Oilers name Stevens head coach, Clark as GM

Machado leaves with 2nd-best winning percentage in team history

The Peninsula Oilers will have a new head coach and general manager for the 2012 season, the team announced Monday.


John Stevens, who was an Oilers assistant last season, takes over for Dennis Machado, who decided not to return to Kenai due to a new job and a new daughter.

James Clark takes over as general manager for Shawn Maltby, who announced at the conclusion of last season that he was taking over as general manager of the Anchorage Bucs.

Machado, who recently took an assistant coach job at California State University, Northridge, and welcomed daughter Tessa Noel Machado to the family, ends with a 69-34 record after two seasons with Peninsula.

Last season, Machado led the Oilers to an Alaska Baseball League title and a second-place finish at the National Baseball Congress World Series in Wichita, Kan.

His .670 winning percentage puts him second in Oilers history behind Gary Adcock, who won at a .676 clip in 1999 and 2000.

Machado, a graduate of Kenai Central, grew up watching the Oilers and said Monday via cell phone that his time in the Alaska Baseball League was a dream come true.

Machado served as an Oilers pitching coach for two years before taking the head job with the Anchorage Glacier Pilots and leading that squad to a runner-up finish at the NBC World Series. He then came to the Oilers for two years as a head coach, finishing with a 103-60 mark as an ABL head coach.

"It was an unbelievable experience getting to go back to Kenai and coach the team that I grew up watching," Machado said. "Being able to go to Anchorage for my first head coaching job and being able to go back to Kenai to coach for two years is kind of unbelievable."

He said he still has family in the area, so he won't be a stranger to the Kenai Peninsula. In fact, he said his mother has made it known he's expected to make the long trip north for Christmas.

Machado said making Stevens the head coach was a no-brainer. Stevens, the head coach of Nipomo High School in California, said assistant coaches Kyle Richardson and John Kennedy also will return.

"He's a very, very intelligent baseball guy," Machado said of Stevens. "I would think that it's very obvious to everybody who watched us play last year that there was a difference between the Oilers last year and every other year.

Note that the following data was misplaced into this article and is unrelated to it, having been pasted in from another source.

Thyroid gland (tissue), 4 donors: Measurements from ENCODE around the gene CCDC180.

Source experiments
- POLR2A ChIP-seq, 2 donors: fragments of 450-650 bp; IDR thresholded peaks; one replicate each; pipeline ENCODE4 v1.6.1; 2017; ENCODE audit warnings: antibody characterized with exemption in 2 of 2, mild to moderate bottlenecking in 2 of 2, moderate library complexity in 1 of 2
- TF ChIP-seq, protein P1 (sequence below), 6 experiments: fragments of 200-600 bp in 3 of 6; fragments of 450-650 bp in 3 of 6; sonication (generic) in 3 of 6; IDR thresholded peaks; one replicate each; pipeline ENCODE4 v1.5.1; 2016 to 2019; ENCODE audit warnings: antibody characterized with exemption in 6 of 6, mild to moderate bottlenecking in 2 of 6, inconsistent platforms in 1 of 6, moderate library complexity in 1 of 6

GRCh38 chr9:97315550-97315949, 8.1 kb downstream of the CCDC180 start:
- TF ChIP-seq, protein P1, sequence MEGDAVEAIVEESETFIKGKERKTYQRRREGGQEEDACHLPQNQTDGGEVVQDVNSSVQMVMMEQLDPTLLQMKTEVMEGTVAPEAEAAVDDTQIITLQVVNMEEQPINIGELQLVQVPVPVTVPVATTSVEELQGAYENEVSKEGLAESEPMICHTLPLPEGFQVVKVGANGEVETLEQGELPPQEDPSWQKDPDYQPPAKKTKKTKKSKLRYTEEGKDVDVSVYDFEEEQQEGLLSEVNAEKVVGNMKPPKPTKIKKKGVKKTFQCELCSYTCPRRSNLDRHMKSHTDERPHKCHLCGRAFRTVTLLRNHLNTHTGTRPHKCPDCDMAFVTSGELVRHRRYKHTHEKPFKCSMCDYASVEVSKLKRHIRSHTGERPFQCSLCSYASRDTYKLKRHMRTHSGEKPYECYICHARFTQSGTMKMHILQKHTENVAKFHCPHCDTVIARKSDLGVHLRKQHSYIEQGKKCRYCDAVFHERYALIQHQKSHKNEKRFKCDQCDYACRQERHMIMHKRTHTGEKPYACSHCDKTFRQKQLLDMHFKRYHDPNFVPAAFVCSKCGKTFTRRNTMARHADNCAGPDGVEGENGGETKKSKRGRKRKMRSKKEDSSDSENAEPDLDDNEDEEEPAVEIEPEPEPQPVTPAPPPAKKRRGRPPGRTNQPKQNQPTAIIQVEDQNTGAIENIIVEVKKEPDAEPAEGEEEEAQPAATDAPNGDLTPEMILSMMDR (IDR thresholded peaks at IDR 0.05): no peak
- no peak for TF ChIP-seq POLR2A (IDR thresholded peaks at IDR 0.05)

"We played an American League-style of baseball. That's tough to do in that ballpark."

The traditional way of running an offense at Coral Seymour Memorial Park had been small ball. Machado made a decision to go away from small ball because that doesn't win at the NBC World Series.

Last season, with Stevens teaching the hitters, the Oilers finished second in the league in hitting at .250. The Oilers had three of the league's top 10 hitters for average. Mike Miller led the league in runs and hits, Troy Channing led in doubles and Patrick Wisdom led in RBIs.

"When it comes to knowledge of the swing and how to hit, he's one of the best out there," Machado said. "Big-league guys wouldn't continue to call him to work out in the offseason if he didn't know what he was doing."

Stevens, 48, said he was supposed to come up and play in the Alaska Baseball League during his playing days, but didn't get the chance due to injury. When Machado gave him a chance to be an assistant last year, he jumped at the chance.

Stevens said the ABL is a proving ground for players.

"In 30 years of coaching, I've watched players go up to Alaska and they either show they're good enough to play professionally or they just disappear," he said.

Stevens said that knowledge makes him nervous about assembling the roster. He said that just because a player has a great college resume does not mean that player will excel in Alaska.

The new head coach said he will build the roster to play a style exactly like last year's team. He will build an offense that drives the gaps and doesn't rely on bunting and stealing.

The offense will not be affected by Machado's absence.

"I think I called like three offensive plays all year," Machado said.

Stevens wants a pitching staff where the starters will go five or so innings, and after that numerous relievers will finish out the game.

Taking over for Machado as the leader of the pitching staff will be Dave Stevens, who is John's brother. Stevens pitched in the Major Leagues for seven seasons, pitching for the Twins, Cubs, Indians and Braves. He went 15-16 with a 6.02 ERA in his career.

John Stevens said his brother has done some individual work with pitchers but has never coached in a team setting.

"He's never been up there," John Stevens said. "He's looking forward to it. He's excited about coming to Alaska."

Machado said Dave Stevens watched some great managers handle bullpens in the big leagues. Machado said bullpens in the ABL are run like in the big leagues, so Dave Stevens should be fine.

John Stevens said despite the addition of his brother, Machado will be missed.

"He had a strong sense of purpose," Stevens said. "His favorite phrase was about pitchers going into fifth gear. He wanted them hammering in the direction they needed to go, not just coasting along.

"He was also like that. He had a clarity of purpose. He wanted to get to Wichita and win Wichita."

According to an Oilers press release, Clark brings a decade of experience working with nonprofits to the general manager job.

He has served as the president and chief executive officer for the Kenai Peninsula Boys and Girls Club. He will take over all aspects of baseball operations for the Peninsula Oilers.


Thu, 06/21/2018 - 23:54

Enjoying the silence

Thu, 06/21/2018 - 23:53

Thu, 06/21/2018 - 18:26

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